of predawn attacks on 18 June, when NVA sappers crawled to within 30 feet of Company K, 3d Battalion, 4th Marines near the jungle road. Preceding their assault with a mortar preparation, the enemy sprang from their nearby positions against Company K, quickly penetrating the lines. The Marines held their ground and fought back, using artillery and air support to help repulse the attacking North Vietnamese battalion. After four hours of fighting, the Marines drove back the Communist troops. Three Douglas A-4E Skyhawks of Marine Attack Squadron 311 pounded the retreating enemy, killing many. Sporadic fighting continued through the day; the Marines engaged enemy snipers and automatic weapons emplacements left behind to cover the withdrawal. When the last resistance ended, 131 North Vietnamese lay dead in and around Company K's position. Marine casualties numbered 11 killed and 30 wounded.70
On the day after Company K's battle along the jungle road, Operation Robin South ended and the 4th Marines returned to Khe Sanh having accomplished its mission. The Marines cratered the road in 28 places, destroyed 2 bridges and 4 culverts, and created a rock slide in one place. In addition, they reported killing 635 enemy and captured 48 NVA, an extraordinary prisoner count. Large quantities of enemy facilities were destroyed and supplies captured in the area of operations, dealing the North Vietnamese a hard blow.71
Operations Robin North and Robin South were the first multi-regiment Marine Corps operations "supported entirely by helicopter."72 Marine commanders were highly enthusiastic, touting the "mobile offensive concept."73 One unit's official account recorded that the operations:
. . . confirmed that fire base techniques are well within the operational scope of the Marine Corps, both conceptually and doctrinally .... Experience will improve our ability to manage the fire base concept. "Robin South" gave us a running start.74 Razing Khe Sanh: Operation Charlie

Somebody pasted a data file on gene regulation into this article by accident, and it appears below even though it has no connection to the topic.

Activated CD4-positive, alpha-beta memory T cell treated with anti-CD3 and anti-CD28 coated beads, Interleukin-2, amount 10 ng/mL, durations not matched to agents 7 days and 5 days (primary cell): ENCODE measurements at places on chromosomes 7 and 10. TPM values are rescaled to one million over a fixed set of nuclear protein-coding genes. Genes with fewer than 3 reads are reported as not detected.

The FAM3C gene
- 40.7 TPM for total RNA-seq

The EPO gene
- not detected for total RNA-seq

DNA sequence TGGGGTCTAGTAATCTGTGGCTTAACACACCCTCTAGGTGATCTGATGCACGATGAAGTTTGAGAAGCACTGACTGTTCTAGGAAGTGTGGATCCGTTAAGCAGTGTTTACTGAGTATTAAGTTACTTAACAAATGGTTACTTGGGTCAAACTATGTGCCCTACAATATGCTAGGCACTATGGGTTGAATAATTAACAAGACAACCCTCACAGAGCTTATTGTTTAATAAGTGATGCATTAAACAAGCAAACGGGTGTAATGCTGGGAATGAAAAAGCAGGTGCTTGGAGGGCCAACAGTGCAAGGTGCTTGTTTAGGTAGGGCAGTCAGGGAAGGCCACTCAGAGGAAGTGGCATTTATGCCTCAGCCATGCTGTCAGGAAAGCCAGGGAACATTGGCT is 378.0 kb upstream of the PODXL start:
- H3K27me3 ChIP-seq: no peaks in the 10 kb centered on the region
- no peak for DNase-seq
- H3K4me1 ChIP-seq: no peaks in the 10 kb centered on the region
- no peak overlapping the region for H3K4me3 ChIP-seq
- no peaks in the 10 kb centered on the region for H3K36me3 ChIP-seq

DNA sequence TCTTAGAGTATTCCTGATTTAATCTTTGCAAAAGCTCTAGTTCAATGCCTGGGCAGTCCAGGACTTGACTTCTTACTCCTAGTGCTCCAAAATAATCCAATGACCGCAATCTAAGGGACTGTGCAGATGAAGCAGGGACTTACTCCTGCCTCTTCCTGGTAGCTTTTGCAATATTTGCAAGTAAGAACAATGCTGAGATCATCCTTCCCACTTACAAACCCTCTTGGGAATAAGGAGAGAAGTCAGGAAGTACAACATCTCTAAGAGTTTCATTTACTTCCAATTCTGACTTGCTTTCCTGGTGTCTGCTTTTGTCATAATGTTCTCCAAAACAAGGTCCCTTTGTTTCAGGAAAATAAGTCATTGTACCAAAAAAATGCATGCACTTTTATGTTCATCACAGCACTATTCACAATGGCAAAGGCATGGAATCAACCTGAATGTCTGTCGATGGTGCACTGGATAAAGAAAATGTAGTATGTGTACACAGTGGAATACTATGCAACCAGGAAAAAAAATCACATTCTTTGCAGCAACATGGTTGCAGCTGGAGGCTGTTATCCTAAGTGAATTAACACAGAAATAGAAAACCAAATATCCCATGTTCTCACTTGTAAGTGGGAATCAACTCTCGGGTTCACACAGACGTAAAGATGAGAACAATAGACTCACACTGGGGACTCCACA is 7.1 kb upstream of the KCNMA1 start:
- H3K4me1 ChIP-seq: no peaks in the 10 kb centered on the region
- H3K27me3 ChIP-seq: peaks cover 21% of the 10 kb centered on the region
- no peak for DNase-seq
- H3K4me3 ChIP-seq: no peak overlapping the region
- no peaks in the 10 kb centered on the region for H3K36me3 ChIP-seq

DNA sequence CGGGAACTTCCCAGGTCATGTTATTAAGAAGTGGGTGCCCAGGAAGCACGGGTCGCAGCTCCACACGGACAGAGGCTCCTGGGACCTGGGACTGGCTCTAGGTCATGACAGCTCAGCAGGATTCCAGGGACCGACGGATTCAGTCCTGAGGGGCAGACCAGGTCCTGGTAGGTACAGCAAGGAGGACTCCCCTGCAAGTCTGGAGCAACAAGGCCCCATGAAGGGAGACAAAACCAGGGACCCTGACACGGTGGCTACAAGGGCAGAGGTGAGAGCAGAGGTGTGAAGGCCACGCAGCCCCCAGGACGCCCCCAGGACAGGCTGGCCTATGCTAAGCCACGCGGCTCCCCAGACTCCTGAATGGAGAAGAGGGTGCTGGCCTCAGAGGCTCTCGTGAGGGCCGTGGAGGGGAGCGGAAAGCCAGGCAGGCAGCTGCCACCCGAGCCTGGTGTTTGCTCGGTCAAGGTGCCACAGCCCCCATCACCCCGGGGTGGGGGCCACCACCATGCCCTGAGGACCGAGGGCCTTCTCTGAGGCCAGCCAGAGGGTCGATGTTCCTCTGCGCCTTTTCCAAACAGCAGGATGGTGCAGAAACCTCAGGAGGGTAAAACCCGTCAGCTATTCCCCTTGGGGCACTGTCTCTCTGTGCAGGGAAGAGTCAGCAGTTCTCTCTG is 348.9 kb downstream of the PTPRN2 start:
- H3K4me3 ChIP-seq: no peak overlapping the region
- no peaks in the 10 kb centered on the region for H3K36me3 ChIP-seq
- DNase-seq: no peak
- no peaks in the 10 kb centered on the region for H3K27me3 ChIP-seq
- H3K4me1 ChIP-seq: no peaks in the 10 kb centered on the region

General Westmoreland departed Vietnam on 11 June, in the middle of Operation Robin South, and was relieved by General Creighton Abrams, his former deputy, as Commander USMACV. Just over a week later, on 19 June, TF Hotel began executing the 3d Marine Division plan for the evacuation and destruction of Khe Sanh Combat Base: Operation Charlie.75*
The units returning from Operation Robin South assumed new positions to screen and support the evacuation. Along Route 9, battalions of the 4th Marines occupied key terrain from which they could control the road and protect the many convoys between Khe Sanh and Ca Lu required to move the supplies and equipment out of the combat base. The 1st Marines defended Khe Sanh and the surrounding hill positions. The 3d Battalion, 9th Marines reported to the 1st Marines at the combat base to serve as a work force to assist Company A, 1st Engineer Battalion in the physical dismantling and destruction of the facilities at Khe Sanh.76
The plan for Operation Charlie called for the Marines to withdraw all salvageable supplies and equipment and to destroy all fortifications and anything of possible use which they could not move. They went about the task thoroughly. Convoys rolled from Khe Sanh to Ca Lu daily, heavily laden with stockpiled supplies, salvaged fortification materials, and previously stranded damaged equipment. Detachments from the 3d and 11th Engineer Battalions and the 3d Shore Party Battalion arrived with bulldozers and mechanics to help with the work. Even burned out vehicle hulks and damaged equipment were cut apart into smaller pieces, moved to secure areas, and buried to prevent their use in enemy propaganda. The same Navy Seabee unit which had toiled to repair and upgrade the airstrip months before now returned to
General Rosson observed that he was involved "directly and personally" with the decision to deactivate Khe Sanh." He remembered that after the "decision [to deactivate} had been made early in June. I discussed with General Davis the methodology and timing of the deactivation." Gen William B. Rosson, Comments on draft, dtd 27Feb95 (Vietnam Comment File). General Hoffman remarked that he received a decision from higher headquarters sometime in June "that we would abandon Khe Sanh combat base in favor of moving to a new combat base" initially called Stud. While Hoffman believed his units "were successfully conducting reconnaissance-in-force operations in any direction we wanted to," he recognized the desirability of consolidating mobile operations and shortening supply lines. MajGen Carl W. Hoffman, Comments on draft, dtd 15Dec94 and MajGen Carl W. Hoffman intvw, 14Nov68, pp. 151-53 (Oral HistColl, MCHC), hereafter Hoffman Comments and intvw. According to Army historian George L. Mac-Garrigle: "Westy never wanted to abandon Khe Sanh; Abrams certainly did. When Westy returned to Washington for his confirmation hearing [for his appointment as Army Chief of Staff), Abe was the "acting ComUSMACV." The agreement was, the base would not be abandoned on Westmoreland's 'watch' and I'm almost certain that MACV provided Westy with his 'cover' statement." George L. MacGarrigle, Comments on draft, dtd 5Dec94 (Vietnam Comment File).